A little more than a week removed from his now-infamous one-car crash on Thanksgiving night, golf legend Tiger Woods remains front page news, but for all the wrong and sad reasons.
Like most of you, I’m not one to follow the latest Hollywood gossip or eagerly peel through the pages of People Magazine. But it’s hard to miss hearing about the sordid details and accusations surrounding the alleged infidelity of the golfing great. Earlier this week, in an attempt to quell the rumors, Tiger released a statement acknowledging personal “transgressions” but didn’t elaborate and pleaded for privacy.
Without trying to pile on or point fingers, a few thoughts—but only for purposes of instruction, not exploitation.
As someone who has read the mail here at Focus on the Family for over twenty years, the news from Orlando is all too familiar. Rarely do we hear from someone as high profile as Tiger Woods, but the grief and pain that falls upon broken families knows no economic or social boundary. When the vows of marriage are broken, heartache follows just as surely as the sun will set tonight.
Over these last few years, Tiger Woods did an excellent job shielding his wife and young children from the media spotlight. In fact, it appeared to be a top priority. Had he been as equally vigilant in protecting his marriage, he would have stood the best chance of avoiding the grievous strife that has apparently enveloped his home.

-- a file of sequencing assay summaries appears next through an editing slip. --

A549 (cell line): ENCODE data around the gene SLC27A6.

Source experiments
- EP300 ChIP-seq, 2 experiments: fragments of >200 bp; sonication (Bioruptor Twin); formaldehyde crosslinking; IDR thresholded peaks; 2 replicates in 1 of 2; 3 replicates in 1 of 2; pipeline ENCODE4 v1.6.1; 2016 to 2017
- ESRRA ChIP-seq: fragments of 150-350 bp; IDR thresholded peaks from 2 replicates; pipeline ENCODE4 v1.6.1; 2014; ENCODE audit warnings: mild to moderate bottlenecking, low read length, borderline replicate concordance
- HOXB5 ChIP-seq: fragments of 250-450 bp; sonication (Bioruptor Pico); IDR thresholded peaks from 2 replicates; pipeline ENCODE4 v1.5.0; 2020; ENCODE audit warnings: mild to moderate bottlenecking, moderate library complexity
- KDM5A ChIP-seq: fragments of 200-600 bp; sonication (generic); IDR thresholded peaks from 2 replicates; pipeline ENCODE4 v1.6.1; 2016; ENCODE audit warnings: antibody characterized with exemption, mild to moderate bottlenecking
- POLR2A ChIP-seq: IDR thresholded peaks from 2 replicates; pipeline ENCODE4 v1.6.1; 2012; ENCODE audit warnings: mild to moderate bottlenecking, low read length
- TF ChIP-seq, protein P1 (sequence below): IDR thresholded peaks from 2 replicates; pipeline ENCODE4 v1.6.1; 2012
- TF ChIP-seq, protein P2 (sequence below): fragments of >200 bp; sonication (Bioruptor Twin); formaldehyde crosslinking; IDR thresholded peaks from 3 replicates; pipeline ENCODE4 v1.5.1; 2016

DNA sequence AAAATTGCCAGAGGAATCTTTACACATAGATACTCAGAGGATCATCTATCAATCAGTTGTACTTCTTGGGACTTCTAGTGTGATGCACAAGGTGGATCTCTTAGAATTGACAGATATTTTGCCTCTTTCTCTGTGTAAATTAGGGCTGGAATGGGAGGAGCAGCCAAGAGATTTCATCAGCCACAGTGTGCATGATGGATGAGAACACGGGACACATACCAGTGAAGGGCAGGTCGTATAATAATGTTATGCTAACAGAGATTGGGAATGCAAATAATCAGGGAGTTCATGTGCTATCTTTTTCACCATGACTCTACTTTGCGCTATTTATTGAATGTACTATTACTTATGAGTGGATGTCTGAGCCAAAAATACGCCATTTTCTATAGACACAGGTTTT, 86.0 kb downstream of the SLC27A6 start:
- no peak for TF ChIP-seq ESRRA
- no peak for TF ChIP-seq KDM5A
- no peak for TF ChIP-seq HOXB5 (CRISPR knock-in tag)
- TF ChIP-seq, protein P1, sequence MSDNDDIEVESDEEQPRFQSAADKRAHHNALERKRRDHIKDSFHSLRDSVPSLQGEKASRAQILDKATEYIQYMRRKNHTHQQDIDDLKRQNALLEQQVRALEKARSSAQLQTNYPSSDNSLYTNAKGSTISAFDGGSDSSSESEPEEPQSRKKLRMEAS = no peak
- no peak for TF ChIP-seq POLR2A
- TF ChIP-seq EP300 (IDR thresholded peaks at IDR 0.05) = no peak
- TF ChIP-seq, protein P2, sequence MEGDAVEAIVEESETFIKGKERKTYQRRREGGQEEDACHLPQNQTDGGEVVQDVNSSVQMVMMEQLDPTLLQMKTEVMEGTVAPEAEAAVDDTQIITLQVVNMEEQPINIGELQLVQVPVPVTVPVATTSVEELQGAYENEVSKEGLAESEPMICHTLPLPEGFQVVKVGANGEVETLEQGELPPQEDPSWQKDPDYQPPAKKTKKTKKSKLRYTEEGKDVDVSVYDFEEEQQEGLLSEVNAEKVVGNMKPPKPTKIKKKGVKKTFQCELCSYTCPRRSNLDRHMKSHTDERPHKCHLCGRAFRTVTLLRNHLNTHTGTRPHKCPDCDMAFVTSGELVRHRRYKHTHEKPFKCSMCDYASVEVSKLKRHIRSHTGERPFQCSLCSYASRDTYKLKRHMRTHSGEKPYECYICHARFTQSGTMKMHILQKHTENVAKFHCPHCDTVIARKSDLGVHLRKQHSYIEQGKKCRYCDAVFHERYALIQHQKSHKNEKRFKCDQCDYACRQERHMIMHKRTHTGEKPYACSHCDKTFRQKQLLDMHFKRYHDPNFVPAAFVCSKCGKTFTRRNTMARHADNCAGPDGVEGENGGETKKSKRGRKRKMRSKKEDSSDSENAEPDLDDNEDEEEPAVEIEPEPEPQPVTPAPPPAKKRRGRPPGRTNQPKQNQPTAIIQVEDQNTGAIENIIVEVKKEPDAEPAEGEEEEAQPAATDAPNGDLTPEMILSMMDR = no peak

But now what? What is a couple to do behind closed doors? If the trust in a marriage is violated, how can it be restored? What is the best path towards reconciliation?
Infidelity is not a simple problem and it cannot be fixed with a simple cure, though that is what often seems most desirable. For over twenty-five years, Focus on the Family’s founder, Dr. James Dobson, has advised victims of infidelity to take a “tough love” approach when considering the path toward reconciliation. His classic book, Love Must Be Tough, remains a signature resource for those dealing with a partner who has violated their trust.
“What you can do is make it clear to your husband (or wife) that he can’t have you and a harem too,” Dr. Dobson has written, “and that he must make a choice between his lust and his love.” To those who counsel a softer line, he pleads caution. “Panic often leads to appeasement, which is virtually never successful in seeking to control the behavior of others.”
Dr. Dobson continued, “If stripping one of dignity would preserve a marriage, I would enthusiastically endorse the behavior. Unfortunately, the opposite is true. Nothing destroys a romantic relationship more quickly than for a person to throw himself, weeping and clinging, on the back of the cool partner to beg for mercy. That infuses the wayward spouse with an even greater desire to escape from the leech that threatens to suck his life’s blood.”
We would be wise to examine our own lives and make adjustments where necessary—and pray for those, like the Woods, who are hurting. The sacrament of marriage is the Lord’s idea, and for those of us blessed to be joined together with a spouse, preserving and protecting our union is not only in our family’s best interest, but in society’s as well.
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